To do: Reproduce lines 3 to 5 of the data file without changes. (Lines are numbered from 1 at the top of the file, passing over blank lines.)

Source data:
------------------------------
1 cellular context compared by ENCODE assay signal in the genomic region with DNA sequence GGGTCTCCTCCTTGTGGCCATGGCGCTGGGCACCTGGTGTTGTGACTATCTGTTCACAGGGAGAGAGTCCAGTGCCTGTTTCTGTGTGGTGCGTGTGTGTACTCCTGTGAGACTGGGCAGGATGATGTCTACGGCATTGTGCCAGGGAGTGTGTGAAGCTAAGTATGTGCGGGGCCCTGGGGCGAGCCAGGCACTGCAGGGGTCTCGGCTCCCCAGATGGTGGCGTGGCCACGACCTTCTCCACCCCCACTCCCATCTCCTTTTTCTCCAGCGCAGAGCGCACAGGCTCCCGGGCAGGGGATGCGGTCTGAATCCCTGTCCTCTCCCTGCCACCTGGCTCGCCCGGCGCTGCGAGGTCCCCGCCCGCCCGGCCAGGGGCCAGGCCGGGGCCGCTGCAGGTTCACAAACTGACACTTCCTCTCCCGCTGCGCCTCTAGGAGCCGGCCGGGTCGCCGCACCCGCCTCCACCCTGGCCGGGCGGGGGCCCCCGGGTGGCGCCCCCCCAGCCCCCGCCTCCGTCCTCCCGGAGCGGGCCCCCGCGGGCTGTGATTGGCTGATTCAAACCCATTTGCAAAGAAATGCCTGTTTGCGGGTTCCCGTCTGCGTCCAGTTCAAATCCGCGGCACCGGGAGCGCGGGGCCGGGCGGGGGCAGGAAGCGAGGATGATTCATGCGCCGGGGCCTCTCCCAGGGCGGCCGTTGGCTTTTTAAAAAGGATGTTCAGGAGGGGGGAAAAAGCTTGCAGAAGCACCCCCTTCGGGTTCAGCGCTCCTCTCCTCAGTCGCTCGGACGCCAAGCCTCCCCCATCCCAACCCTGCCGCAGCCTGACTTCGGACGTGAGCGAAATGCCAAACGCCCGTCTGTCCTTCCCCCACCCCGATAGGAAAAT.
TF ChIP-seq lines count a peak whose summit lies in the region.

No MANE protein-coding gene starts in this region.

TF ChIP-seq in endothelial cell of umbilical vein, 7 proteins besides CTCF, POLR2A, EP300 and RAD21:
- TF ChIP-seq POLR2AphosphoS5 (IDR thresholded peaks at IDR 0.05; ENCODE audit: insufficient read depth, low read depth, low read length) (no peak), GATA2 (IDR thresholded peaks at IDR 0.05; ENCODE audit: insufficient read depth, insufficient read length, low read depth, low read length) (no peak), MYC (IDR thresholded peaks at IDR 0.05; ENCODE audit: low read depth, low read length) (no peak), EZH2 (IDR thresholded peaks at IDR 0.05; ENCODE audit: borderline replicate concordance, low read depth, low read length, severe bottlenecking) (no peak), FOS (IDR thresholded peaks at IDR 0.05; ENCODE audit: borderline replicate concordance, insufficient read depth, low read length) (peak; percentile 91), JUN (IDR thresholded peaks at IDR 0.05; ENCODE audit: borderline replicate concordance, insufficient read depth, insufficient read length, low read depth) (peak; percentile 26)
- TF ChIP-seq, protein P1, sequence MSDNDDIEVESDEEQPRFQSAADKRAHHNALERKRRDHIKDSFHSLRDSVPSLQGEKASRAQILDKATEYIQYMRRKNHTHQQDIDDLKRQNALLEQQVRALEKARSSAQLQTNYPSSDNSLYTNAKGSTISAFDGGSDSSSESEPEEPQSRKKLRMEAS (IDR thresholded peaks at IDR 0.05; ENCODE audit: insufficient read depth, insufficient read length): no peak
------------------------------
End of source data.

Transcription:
No MANE protein-coding gene starts in this region.

TF ChIP-seq in endothelial cell of umbilical vein, 7 proteins besides CTCF, POLR2A, EP300 and RAD21:
- TF ChIP-seq POLR2AphosphoS5 (IDR thresholded peaks at IDR 0.05; ENCODE audit: insufficient read depth, low read depth, low read length) (no peak), GATA2 (IDR thresholded peaks at IDR 0.05; ENCODE audit: insufficient read depth, insufficient read length, low read depth, low read length) (no peak), MYC (IDR thresholded peaks at IDR 0.05; ENCODE audit: low read depth, low read length) (no peak), EZH2 (IDR thresholded peaks at IDR 0.05; ENCODE audit: borderline replicate concordance, low read depth, low read length, severe bottlenecking) (no peak), FOS (IDR thresholded peaks at IDR 0.05; ENCODE audit: borderline replicate concordance, insufficient read depth, low read length) (peak; percentile 91), JUN (IDR thresholded peaks at IDR 0.05; ENCODE audit: borderline replicate concordance, insufficient read depth, insufficient read length, low read depth) (peak; percentile 26)